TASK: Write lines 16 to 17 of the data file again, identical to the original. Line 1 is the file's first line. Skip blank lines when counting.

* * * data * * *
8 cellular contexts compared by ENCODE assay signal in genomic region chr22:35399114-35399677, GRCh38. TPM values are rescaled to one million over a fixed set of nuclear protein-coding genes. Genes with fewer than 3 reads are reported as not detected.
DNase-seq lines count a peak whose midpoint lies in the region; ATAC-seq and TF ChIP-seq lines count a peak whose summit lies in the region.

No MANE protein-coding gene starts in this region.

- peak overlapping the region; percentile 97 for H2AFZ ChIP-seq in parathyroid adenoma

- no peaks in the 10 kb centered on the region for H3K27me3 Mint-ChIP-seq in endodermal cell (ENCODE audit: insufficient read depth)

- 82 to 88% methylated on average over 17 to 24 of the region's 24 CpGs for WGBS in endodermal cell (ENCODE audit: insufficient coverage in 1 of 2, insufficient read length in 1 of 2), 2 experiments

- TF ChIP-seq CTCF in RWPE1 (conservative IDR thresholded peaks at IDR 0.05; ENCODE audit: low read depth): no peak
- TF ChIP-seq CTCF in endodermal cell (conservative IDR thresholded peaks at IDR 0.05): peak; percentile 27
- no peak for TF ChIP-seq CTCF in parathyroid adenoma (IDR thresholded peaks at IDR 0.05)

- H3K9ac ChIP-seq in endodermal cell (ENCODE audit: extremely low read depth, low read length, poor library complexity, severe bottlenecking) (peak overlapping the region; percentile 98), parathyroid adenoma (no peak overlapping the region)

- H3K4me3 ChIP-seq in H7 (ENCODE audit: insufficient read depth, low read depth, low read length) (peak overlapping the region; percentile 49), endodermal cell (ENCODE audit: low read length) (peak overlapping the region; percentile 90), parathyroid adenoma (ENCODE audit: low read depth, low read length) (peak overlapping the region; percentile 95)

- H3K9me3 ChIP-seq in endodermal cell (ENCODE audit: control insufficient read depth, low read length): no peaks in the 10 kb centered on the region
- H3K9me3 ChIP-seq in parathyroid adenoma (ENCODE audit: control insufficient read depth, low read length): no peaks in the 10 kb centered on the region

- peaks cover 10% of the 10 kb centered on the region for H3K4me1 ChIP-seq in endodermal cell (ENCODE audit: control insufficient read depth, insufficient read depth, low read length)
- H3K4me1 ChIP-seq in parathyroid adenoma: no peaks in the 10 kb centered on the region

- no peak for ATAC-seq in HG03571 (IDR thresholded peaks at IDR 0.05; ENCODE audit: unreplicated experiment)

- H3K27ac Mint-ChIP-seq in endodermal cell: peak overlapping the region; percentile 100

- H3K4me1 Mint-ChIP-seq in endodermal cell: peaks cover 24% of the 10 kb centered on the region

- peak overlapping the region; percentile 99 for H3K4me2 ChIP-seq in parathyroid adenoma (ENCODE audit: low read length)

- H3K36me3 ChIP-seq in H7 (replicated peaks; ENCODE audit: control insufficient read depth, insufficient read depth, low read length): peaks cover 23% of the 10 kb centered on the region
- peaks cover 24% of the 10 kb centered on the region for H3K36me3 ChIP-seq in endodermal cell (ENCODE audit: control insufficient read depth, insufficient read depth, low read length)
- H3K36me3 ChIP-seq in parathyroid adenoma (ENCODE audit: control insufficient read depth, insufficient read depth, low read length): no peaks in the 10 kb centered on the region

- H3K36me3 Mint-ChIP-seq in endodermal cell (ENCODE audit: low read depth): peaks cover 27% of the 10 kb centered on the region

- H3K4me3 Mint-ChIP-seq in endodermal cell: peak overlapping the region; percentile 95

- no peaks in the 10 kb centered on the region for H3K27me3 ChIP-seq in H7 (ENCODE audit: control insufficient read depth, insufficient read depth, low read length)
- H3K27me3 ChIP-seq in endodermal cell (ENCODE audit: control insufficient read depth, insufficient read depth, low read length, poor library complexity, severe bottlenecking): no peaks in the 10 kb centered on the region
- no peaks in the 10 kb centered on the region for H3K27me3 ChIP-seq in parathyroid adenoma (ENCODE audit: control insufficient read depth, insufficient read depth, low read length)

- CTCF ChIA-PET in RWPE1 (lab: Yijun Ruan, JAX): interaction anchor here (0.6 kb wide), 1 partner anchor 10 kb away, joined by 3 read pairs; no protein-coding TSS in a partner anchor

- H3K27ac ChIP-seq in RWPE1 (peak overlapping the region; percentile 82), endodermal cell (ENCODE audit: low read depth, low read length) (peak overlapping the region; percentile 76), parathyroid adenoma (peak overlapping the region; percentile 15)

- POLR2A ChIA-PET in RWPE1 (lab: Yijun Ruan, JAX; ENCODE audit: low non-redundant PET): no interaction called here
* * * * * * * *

- no peak for ATAC-seq in HG03571 (IDR thresholded peaks at IDR 0.05; ENCODE audit: unreplicated experiment)

- H3K27ac Mint-ChIP-seq in endodermal cell: peak overlapping the region; percentile 100